Pneumonia is a serious inflammation and infection of the lungs that is responsible for over 50,000 deaths annually, making it one of the leading causes of mortality in the United States. Seniors age 65 and older are at increased risk for developing pneumonia. In fact, older adults accounted for 60% of pneumonia-related hospital discharges in 2005 alone.
During the winter months, the elderly are at heightened risk for contracting influenza. If severe or improperly treated, the flu can quickly progress into pneumonia. With flu season now hitting its height, knowing the warning signs that signal complications from pneumonia is of critical importance. Since pneumonia symptoms may also closely mimic that of a common cold or influenza, its important to be able to distinguish between the sicknesses in order to discern when more serious treatment is needed.
Why are elderly persons more vulnerable to pneumonia?
Because the immune system weakens with age, seniors have a harder time warding off illness and therefore contract pneumonia more easily. Although the infection is localized within the lungs, pneumonia causes the body to decrease blood flow to other organs, which can result in life-threatening complications including kidney failure and sepsis.
For those with multiple chronic conditions, the risk of complications from pneumonia increases. Those with co-morbid conditions such as heart disease, lung disease, and COPD are more susceptible and have weaker defenses.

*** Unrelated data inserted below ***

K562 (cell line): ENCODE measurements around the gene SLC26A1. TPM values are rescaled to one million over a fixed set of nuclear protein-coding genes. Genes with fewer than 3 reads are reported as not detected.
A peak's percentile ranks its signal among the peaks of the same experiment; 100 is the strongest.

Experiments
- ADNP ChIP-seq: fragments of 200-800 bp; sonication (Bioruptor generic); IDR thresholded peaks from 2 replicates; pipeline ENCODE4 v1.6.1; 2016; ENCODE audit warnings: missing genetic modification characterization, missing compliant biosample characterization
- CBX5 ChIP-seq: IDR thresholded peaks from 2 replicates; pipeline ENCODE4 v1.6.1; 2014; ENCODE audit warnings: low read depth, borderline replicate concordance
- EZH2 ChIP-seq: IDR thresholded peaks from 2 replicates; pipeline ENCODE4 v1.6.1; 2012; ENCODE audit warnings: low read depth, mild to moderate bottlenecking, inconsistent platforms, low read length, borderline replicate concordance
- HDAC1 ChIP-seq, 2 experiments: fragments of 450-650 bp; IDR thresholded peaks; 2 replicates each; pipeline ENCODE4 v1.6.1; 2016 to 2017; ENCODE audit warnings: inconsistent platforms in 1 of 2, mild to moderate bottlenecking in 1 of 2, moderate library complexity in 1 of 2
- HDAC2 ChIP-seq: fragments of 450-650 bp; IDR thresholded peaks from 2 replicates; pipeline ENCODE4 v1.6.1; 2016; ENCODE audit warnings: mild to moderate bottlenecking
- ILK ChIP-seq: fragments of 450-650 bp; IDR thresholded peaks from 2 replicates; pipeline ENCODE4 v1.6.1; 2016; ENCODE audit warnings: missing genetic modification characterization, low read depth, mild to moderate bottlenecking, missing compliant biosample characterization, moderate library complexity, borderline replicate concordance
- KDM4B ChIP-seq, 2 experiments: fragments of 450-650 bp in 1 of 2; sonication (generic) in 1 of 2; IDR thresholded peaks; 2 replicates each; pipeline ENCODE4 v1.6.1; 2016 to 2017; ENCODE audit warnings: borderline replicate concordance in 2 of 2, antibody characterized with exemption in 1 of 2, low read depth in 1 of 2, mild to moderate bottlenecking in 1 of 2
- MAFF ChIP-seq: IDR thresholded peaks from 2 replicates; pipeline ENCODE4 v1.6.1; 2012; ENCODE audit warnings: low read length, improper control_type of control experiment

The medical community also suggests that signs of pneumonia in seniors differ from the rest of the adult population, which sometimes results in delayed diagnosis and more severe illness. Older adults may have no fever and may exhibit non-specific symptoms such as sleepiness, lethargy, and loss of appetite that do not automatically “scream” of a pneumonia diagnosis. Those with significant memory loss and dementia can also may problems communicating their symptoms, which also delays treatment.
What are the symptoms of pneumonia among older adults?
A change in cognitive status (delirium, confusion, dementia) is a major sign of pneumonia in the elderly. Other warning signs include:
- Pain in the chest
- Shortness of breath
- Shaking chills
- High fever
- Muscle aches and joint pain
- “Dusty” or purplish skin (a result of inadequate blood oxygen supply)
- Clammy skin that is cool to the touch
What can be done to prevent pneumonia in seniors?
If your aging parent contracts the flu, make sure he or she receives plenty of rest, fluids, and adequate amounts of nutrition to sustain recovery. Remind all caregivers in the home to follow strict hand washing procedures to decrease the spread of infection.
Physicians and the CDC also recommend a one-time pneumonia vaccine against streptococcus pneumoniae bacteria (pneumococcus) for everyone age 65 and older.